I continue in this conversation about the use of repetitive prayers. When Jesus commended the particular prayer known as the Lord's Prayer, did he mean for us to repeat the words as they are or to use them as a guide for our own improvising? Modern, Western culture prizes a heightened individualism—or I should say, an untethered individualism. We who've drunk deep of its intoxicating brew will need to turn more toward the tradition rather than away from it. Praying with firm connections to our spiritual heritage doesn’t mean a mere rote and empty repetition of prayers like the Lord's Prayer. Rather it means, as in jazz, that we learn our scales so well that we can then improvise properly and freely when given a chord chart or lead sheet.
The Lord's Prayer (like the Jesus Prayer) is a lead sheet, as are the Psalms. From a prayer like this we can playfully and confidently improvise.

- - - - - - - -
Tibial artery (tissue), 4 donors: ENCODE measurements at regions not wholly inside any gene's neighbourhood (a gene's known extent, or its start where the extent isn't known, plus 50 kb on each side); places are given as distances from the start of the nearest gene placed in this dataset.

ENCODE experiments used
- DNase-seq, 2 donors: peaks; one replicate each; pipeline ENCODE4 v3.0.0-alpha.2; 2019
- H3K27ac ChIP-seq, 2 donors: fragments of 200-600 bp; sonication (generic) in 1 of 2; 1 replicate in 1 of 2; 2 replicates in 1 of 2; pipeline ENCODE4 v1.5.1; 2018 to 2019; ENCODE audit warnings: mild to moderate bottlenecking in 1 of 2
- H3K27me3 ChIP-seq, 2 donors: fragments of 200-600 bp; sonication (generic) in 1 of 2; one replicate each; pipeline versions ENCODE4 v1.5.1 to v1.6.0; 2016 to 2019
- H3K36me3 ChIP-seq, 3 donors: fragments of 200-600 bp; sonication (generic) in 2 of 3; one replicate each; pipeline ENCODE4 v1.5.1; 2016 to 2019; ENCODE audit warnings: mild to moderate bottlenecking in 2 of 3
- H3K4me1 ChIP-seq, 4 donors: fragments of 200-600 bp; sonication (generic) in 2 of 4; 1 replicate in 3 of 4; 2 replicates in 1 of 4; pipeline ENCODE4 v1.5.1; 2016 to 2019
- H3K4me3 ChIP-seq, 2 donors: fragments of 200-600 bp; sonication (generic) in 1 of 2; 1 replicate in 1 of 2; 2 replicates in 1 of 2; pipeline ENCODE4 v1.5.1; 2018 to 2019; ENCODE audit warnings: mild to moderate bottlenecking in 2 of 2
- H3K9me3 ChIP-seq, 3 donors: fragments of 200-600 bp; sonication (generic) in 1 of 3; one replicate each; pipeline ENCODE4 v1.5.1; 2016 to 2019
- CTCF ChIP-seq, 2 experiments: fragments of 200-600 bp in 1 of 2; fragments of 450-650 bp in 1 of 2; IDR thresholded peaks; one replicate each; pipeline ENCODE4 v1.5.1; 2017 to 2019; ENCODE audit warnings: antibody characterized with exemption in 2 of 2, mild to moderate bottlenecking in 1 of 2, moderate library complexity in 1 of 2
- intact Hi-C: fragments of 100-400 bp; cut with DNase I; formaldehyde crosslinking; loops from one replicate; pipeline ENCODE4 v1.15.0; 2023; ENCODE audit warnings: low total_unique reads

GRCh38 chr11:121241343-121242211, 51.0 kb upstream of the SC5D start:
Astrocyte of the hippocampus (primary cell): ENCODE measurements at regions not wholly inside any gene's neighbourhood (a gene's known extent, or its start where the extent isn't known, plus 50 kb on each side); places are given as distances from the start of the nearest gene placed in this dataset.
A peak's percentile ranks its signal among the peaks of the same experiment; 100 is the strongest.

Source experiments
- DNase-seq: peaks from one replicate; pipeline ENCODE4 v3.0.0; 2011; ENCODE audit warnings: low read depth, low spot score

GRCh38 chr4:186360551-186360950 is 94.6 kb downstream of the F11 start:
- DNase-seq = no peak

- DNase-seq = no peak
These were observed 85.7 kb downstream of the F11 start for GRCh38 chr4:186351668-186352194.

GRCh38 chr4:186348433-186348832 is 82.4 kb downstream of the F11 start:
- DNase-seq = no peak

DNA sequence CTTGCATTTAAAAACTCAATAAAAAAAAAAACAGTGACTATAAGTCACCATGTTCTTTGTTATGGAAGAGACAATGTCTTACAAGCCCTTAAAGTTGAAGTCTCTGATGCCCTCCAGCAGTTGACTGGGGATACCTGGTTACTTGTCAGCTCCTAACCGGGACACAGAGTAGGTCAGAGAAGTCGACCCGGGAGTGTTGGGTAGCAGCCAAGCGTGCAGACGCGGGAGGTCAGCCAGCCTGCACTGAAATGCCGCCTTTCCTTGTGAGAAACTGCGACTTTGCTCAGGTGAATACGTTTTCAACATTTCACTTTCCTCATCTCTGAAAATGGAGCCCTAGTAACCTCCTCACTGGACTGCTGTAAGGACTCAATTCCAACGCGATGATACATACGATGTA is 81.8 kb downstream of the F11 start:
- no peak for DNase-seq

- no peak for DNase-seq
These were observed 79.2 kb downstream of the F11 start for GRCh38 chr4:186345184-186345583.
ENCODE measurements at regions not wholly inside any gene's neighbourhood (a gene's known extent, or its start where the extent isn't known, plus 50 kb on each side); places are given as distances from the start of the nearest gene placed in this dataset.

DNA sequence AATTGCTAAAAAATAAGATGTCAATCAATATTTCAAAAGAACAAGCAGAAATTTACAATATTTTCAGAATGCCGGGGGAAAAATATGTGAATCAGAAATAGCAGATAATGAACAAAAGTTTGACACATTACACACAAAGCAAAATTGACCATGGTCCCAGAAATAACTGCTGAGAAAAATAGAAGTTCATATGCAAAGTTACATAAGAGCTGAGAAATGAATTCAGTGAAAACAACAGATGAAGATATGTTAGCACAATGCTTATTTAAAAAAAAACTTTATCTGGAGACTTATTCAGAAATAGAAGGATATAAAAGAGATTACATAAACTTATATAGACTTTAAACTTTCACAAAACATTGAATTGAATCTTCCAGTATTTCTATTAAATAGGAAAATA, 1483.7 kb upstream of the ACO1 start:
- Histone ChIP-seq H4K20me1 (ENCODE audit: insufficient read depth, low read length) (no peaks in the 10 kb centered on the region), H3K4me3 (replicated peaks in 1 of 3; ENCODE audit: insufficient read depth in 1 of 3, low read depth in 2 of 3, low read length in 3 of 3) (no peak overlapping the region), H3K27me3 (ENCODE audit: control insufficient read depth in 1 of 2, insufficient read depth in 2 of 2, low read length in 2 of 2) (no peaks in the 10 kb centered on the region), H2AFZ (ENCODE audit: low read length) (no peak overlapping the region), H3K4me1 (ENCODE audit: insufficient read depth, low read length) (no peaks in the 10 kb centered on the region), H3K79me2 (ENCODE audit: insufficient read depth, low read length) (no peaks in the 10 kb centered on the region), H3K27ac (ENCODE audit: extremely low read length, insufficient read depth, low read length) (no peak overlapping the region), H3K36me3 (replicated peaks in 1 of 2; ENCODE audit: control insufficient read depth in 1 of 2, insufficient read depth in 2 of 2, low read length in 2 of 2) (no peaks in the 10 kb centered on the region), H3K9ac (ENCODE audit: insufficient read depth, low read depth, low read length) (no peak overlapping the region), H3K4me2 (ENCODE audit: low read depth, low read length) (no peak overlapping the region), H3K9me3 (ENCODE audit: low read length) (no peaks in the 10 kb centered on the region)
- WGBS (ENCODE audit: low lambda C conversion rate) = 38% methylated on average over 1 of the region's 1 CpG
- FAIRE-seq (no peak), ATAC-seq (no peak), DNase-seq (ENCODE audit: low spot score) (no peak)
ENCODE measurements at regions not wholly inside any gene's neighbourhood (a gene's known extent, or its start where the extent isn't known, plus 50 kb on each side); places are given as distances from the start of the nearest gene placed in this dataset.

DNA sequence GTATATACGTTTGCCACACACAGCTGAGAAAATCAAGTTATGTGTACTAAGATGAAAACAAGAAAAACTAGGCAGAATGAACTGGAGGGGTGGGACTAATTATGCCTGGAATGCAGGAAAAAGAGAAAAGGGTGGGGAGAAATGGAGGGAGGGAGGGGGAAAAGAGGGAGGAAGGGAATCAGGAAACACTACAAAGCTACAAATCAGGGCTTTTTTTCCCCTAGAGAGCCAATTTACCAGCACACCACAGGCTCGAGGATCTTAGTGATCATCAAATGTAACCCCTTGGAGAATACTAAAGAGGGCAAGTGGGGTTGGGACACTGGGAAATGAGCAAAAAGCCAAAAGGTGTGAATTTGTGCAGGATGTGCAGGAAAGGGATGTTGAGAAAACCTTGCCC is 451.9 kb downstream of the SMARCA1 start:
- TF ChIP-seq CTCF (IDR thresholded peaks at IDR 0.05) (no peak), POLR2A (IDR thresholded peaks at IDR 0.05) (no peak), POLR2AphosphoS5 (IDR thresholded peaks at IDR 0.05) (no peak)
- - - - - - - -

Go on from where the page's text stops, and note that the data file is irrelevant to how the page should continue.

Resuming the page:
Too many of us modern people want to improvise in prayer like jazz musician, Miles Davis, plays the horn but without the long, hard apprenticeship in the tradition. That would be as silly as a teenager picking up a horn, stepping onto the stage and thinking she can imitate Miles Davis.
The saints and mystics would all tell us that there is power in the words, as-they-are (like scales to Miles Davis, they are non-negotiable). So take up the words of the Lord's Prayer or Jesus Prayer. Pray them over and over until they play in the heart, until the heart is alive with them, beating out the rhythm of the words, and the mind is no longer thinking them. Only then will you approach the only kind authenticity that matters.
Continued next post...